ps. don't change pulleys. Alternators are manufactured to turn a certain speed and when you toy around with the physics of it's engineering, you are taking the alternator above and beyond what it was capable of doing. Just for the record - a smaller pulley turns the alternator faster. A bigger pulley turns the alternator slower. Bigger pulleys are used on race cars that rev way too high for altenator bearing speed capacities. Smaller pulleys are used on farm vehicles that are at constant idle
Reply to
charlesjohncastle
Interesting claim. The only electrical part in most AC systems is the wire that runs the AC compressor clutch, and that circuit is usually fused at 7.5 or 10 Amps (and typical draw when engaged is about half that.)
Of course there's also the blower motor and maybe some remotely controlled vents/doors but they're all used for heating/ventilation too.
I'm not saying you're wrong - I've heard the same claim by many others - but out of my ignorance I can never figure out what draws all that current other than the little circuit that engages the compressor clutch.
Tim.
Reply to
Tim Shoppa
The electric radiator and A/C condenser cooling fans usually located behind the radiator at the front of the car can easily draw this current in stop and go traffic on a hot day.
I agree that the compressor clutch and the internal circulationg fan combined would draw in the range of 10 to 15 amps.
Wolfgang
Reply to
wfhabicher
[...]
Nah, I confirmed that the bulk of the load is his extra lights. He had about 80 (not a typo) additional lights strung all over the tractor, plus 60 or so more on his trailer. He had all of his extra lights strung through five different switches scattered all over the dash because all together it literally blew the original switch out of the dash. Scorch marks were still there. No relays in his extra lights--at least according to him. Mishmash of incandescent and LED. With 'em on, 80A draw. With them off, 17A. Most of that 17 was the headlights. I left the A/C off while testing his system because, as you mentioned, it draws a shitload. (IME, around 7-12Amps, depending on if the fan kicks on) His headlights wouldn't shut off when the ignition was on. BTW, I picked up a craftsman Amp Clamp AC/DC. Was about $40 and works great. Reads within about five amps of someone else's Fluke. Just saddled with a cheap plastic housing, so I have to be kind of delicate with it. I'll probably spring for the nice one eventually. After this one breaks.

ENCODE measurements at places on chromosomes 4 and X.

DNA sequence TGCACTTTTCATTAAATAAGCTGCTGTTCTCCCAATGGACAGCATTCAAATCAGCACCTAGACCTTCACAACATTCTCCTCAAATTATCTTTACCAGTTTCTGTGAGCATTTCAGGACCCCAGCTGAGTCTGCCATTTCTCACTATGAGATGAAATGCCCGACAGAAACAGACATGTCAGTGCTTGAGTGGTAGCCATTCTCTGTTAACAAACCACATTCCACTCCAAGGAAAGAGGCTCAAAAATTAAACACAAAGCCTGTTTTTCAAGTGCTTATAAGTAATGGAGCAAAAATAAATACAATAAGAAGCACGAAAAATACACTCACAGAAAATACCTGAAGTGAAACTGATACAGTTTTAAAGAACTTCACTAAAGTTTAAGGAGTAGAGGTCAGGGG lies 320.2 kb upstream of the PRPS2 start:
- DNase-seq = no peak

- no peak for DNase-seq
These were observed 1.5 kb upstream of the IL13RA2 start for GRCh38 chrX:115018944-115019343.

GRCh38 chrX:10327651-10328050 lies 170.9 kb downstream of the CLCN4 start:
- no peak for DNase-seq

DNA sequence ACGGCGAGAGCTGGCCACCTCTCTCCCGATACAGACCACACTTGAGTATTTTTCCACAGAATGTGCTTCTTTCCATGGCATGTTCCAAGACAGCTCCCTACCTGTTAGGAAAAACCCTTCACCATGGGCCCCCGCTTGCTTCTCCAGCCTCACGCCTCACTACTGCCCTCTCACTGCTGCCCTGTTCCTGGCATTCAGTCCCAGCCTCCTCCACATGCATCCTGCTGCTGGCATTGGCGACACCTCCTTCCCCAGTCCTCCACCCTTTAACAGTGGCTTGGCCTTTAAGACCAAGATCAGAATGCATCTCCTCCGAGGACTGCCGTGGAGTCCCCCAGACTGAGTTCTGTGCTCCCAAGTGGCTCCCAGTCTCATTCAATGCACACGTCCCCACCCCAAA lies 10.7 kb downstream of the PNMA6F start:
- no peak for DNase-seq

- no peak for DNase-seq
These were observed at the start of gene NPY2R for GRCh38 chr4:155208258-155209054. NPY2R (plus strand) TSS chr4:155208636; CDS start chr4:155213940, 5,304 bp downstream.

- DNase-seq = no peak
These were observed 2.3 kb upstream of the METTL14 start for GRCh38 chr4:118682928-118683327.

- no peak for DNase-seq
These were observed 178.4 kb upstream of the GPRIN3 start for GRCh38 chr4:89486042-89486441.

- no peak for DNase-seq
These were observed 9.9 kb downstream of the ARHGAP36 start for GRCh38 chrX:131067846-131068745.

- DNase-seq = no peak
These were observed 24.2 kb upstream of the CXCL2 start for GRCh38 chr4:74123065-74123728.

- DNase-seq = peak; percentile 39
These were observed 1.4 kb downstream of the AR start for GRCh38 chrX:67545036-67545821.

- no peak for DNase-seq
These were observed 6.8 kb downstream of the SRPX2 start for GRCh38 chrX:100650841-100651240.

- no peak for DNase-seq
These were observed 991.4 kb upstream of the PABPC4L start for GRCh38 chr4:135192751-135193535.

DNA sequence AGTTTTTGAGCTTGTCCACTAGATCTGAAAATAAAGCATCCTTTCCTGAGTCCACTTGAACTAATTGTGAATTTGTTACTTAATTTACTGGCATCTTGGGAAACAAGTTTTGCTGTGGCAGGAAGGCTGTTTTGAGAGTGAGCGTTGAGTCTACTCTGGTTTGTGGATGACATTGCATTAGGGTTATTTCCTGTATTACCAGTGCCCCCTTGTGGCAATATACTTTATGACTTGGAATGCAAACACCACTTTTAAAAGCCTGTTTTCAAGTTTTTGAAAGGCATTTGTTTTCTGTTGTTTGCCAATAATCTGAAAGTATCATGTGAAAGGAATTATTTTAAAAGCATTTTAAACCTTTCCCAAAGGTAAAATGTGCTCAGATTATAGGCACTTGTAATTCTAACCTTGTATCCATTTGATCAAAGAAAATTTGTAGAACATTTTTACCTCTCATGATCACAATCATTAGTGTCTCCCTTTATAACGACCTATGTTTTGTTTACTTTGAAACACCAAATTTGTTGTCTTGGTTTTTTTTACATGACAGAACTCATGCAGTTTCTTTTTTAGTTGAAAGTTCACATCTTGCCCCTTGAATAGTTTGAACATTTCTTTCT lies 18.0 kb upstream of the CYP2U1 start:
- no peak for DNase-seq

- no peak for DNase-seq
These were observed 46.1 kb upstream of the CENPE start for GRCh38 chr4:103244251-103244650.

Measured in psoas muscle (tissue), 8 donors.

Reply to
B.B.
Can you get clamp ammeters with a metal housing? If so, I'd be very interested to know the brand and price. I've searched but have never been able to find one.
Chris
Reply to
Christopher Tidy
This kind of thing has never made sense to me. I mean why all the stupid lights. Especially when a single one of them being out could be enough to get you a ticket from a pissed off DOT man.
Wayne Cook Shamrock, TX
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Reply to
Wayne Cook